Thursday, 2 April 2015

A Fire of Driftwood ~ D. K. Broster

A Fire of Driftwood: A Collection of Short Stories was published in 1932 by William Heinemann Ltd, a decade before Broster's more well-known volume Couching at the Door, which I wrote about a couple of months ago. A Fire of Driftwood is split into two sections, with the first having nothing supernatural about it. The second section is the one of interest here, as it contains: 'All Souls' Day', 'The Promised Land', 'Clairvoyance', and 'The Window'.

In 'All Souls' Day', Mildmay Fane narrowly escapes death after being attacked and left for dead by the Chevalier de Crussol and his henchmen. Believing that his friends have forsaken him, he turns to a life of vice and is about to follow a path which would lead to ruination when he is visited by a ghost from his past.

In 'The Promised Land', Caroline Murchison and Ellen Wright are visiting Siena. Ellen has dreamed of visiting Italy for decades, but the presence of her overbearing cousin Caroline, who is forever arranging things and won't leave her side for a moment, is threatening to ruin the entire trip. Desperate to visit Florence alone, without her cousin's constant talking, knitting and interfering, Ellen is willing to do just about anything for a moment's solitary peace. It is a tale of obsession and desperation, and the effect of both on everyday reality. And to my mind, regardless of the fact that there is no supernatural element, it is the best story in the book.

In 'Clairvoyance', Edward Strode is an expert on Japanese swords and has recently acquired a new specimen for his collection, but there is some doubt concerning the authenticity of the tsuba (sword guard). Cynthia Storrington is a seventeen-year-old guest of Strode's daughter, and it turns out that she's a sensitive and susceptible to hypnotism. So, Mrs Strode persuades her husband to have the girl 'willed' to examine the sword, with its live blade, and determine if the tsuba is genuine or not... with devastating results. I found this to be a very clever tale. And, as researching Japanese art and history was my day job for a number of years, it was of particular interest to me personally. Given that most English country houses had weaponry of one sort or another pinned up somewhere when this story was published, I can't help wondering how many people read it, glanced up at the sharp-edged artefacts displayed around their own homes, then vowed never to touch them again.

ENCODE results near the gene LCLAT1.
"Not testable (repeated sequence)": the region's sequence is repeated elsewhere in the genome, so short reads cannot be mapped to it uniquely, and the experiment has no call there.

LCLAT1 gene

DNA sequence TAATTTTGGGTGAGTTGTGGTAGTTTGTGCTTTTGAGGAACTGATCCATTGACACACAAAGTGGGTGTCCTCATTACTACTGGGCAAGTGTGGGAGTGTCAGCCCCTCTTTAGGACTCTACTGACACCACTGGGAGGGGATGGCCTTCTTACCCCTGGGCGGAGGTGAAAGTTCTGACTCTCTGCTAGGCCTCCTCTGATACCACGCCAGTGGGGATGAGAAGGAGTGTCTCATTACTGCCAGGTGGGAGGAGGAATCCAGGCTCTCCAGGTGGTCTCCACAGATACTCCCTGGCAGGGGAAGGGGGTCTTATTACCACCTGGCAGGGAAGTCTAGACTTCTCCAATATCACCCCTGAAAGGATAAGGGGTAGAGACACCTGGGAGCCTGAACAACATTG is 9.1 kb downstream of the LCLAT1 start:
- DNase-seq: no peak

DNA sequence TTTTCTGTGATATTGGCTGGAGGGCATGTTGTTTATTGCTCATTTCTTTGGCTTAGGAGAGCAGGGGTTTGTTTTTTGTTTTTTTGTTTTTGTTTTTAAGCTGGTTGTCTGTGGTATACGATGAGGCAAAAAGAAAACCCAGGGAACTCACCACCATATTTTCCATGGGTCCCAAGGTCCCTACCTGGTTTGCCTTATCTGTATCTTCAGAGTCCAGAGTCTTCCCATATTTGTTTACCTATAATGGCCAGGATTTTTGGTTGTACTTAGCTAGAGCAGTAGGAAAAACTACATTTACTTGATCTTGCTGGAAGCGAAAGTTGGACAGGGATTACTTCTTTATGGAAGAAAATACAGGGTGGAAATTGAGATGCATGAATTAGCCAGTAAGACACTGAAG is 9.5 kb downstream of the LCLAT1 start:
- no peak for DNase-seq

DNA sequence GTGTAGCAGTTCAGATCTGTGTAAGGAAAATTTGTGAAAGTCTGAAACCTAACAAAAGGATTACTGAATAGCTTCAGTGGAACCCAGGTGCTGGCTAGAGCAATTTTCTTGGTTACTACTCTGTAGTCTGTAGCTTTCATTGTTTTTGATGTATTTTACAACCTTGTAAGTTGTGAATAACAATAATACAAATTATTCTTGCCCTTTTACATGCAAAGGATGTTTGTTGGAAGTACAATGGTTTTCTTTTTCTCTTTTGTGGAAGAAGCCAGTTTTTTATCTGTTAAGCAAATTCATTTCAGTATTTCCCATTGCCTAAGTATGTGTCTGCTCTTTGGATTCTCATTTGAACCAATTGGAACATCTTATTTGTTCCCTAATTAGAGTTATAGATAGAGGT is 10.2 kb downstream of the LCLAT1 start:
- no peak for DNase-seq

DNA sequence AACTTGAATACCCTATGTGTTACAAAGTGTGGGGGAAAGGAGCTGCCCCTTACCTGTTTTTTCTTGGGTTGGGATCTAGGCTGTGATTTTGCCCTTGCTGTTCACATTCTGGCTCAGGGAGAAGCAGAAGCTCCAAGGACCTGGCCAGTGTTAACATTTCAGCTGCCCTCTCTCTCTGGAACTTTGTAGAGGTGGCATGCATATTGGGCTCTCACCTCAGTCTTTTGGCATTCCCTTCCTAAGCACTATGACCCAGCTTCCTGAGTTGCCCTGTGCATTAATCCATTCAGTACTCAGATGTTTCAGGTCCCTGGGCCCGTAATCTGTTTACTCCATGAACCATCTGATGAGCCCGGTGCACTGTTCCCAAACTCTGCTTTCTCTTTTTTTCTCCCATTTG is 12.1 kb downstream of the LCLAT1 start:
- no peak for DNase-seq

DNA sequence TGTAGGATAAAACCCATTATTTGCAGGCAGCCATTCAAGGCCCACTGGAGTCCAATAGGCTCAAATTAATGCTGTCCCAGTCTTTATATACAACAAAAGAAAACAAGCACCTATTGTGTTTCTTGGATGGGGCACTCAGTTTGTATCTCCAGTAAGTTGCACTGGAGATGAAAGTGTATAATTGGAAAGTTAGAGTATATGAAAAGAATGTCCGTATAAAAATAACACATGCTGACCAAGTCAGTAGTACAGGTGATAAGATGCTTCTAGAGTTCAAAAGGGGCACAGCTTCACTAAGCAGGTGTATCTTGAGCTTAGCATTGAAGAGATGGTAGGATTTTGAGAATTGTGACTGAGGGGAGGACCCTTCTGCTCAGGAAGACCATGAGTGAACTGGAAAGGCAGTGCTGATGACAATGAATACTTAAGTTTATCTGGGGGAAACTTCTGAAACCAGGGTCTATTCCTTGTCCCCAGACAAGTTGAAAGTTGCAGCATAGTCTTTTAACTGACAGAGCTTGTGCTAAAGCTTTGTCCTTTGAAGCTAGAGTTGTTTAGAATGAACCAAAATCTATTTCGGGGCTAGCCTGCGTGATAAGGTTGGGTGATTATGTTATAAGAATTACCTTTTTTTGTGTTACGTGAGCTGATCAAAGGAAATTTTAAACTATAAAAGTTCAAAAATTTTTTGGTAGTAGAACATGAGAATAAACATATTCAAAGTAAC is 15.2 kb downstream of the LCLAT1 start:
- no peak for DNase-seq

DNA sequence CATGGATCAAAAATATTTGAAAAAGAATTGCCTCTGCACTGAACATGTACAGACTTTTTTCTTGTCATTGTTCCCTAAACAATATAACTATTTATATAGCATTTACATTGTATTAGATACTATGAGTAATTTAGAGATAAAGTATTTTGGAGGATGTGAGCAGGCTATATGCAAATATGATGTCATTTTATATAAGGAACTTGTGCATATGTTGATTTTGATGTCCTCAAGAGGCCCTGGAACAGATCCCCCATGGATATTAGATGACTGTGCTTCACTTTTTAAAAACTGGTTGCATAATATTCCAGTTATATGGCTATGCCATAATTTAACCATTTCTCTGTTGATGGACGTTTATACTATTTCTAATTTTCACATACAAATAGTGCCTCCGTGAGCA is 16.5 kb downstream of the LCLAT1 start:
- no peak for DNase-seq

In 'The Window', Romilly is determined to see inside the long uninhabited and sadly neglected Manoir de Boisrobert in Normandy. Having volunteered to fight in the Great War, he finds himself not far from the isolated old manoir and decides to finally achieve his goal. Having no key, he breaks into the empty house and, being an artist, decides to paint a picture of one of the rooms. He imagines how the room would look furnished and full of people. And eventually, he begins to feel that the room truly is occupied... by people who resent his presence. Wanting to allow some air into the room, he attempts to open one of the windows, and ends up on his knees with his arms imprisoned beneath its lower sash... unable to move or escape.

A Fire of Driftwood in fine condition, with a dust jacket, costs around a hundred pounds ($150 approx.), but generally speaking copies don't show up with the jacket all that often. A fine copy without the jacket costs about fifty pounds. Three of the tales - 'The Promised Land', 'Clairvoyance', and 'The Window' - can be found in Wordsworth Editions' Couching at the Door, which costs a mere £2.99.

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